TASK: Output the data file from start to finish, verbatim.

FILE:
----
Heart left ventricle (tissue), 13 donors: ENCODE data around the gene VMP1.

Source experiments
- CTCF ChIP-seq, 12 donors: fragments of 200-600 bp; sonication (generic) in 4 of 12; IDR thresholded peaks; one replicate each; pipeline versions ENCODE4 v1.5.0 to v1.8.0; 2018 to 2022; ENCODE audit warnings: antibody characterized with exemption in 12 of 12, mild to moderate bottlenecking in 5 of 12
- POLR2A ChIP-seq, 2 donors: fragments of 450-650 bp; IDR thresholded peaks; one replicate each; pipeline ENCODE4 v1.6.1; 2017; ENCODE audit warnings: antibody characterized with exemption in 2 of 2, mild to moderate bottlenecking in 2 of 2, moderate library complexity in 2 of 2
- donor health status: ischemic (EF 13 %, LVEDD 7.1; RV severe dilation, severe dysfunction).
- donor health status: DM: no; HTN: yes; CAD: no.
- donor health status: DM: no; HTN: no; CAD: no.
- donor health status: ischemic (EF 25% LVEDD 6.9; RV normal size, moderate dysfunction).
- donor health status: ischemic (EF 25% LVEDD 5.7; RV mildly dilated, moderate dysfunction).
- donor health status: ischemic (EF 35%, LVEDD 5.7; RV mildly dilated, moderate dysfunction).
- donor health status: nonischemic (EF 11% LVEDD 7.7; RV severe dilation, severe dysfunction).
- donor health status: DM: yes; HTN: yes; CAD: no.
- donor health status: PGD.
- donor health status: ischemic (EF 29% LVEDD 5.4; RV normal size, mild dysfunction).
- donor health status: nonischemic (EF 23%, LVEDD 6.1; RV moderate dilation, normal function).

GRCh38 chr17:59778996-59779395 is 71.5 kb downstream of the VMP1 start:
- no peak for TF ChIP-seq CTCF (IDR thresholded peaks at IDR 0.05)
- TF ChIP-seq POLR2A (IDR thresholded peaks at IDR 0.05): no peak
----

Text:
Heart left ventricle (tissue), 13 donors: ENCODE data around the gene VMP1.

Source experiments
- CTCF ChIP-seq, 12 donors: fragments of 200-600 bp; sonication (generic) in 4 of 12; IDR thresholded peaks; one replicate each; pipeline versions ENCODE4 v1.5.0 to v1.8.0; 2018 to 2022; ENCODE audit warnings: antibody characterized with exemption in 12 of 12, mild to moderate bottlenecking in 5 of 12
- POLR2A ChIP-seq, 2 donors: fragments of 450-650 bp; IDR thresholded peaks; one replicate each; pipeline ENCODE4 v1.6.1; 2017; ENCODE audit warnings: antibody characterized with exemption in 2 of 2, mild to moderate bottlenecking in 2 of 2, moderate library complexity in 2 of 2
- donor health status: ischemic (EF 13 %, LVEDD 7.1; RV severe dilation, severe dysfunction).
- donor health status: DM: no; HTN: yes; CAD: no.
- donor health status: DM: no; HTN: no; CAD: no.
- donor health status: ischemic (EF 25% LVEDD 6.9; RV normal size, moderate dysfunction).
- donor health status: ischemic (EF 25% LVEDD 5.7; RV mildly dilated, moderate dysfunction).
- donor health status: ischemic (EF 35%, LVEDD 5.7; RV mildly dilated, moderate dysfunction).
- donor health status: nonischemic (EF 11% LVEDD 7.7; RV severe dilation, severe dysfunction).
- donor health status: DM: yes; HTN: yes; CAD: no.
- donor health status: PGD.
- donor health status: ischemic (EF 29% LVEDD 5.4; RV normal size, mild dysfunction).
- donor health status: nonischemic (EF 23%, LVEDD 6.1; RV moderate dilation, normal function).

GRCh38 chr17:59778996-59779395 is 71.5 kb downstream of the VMP1 start:
- no peak for TF ChIP-seq CTCF (IDR thresholded peaks at IDR 0.05)
- TF ChIP-seq POLR2A (IDR thresholded peaks at IDR 0.05): no peak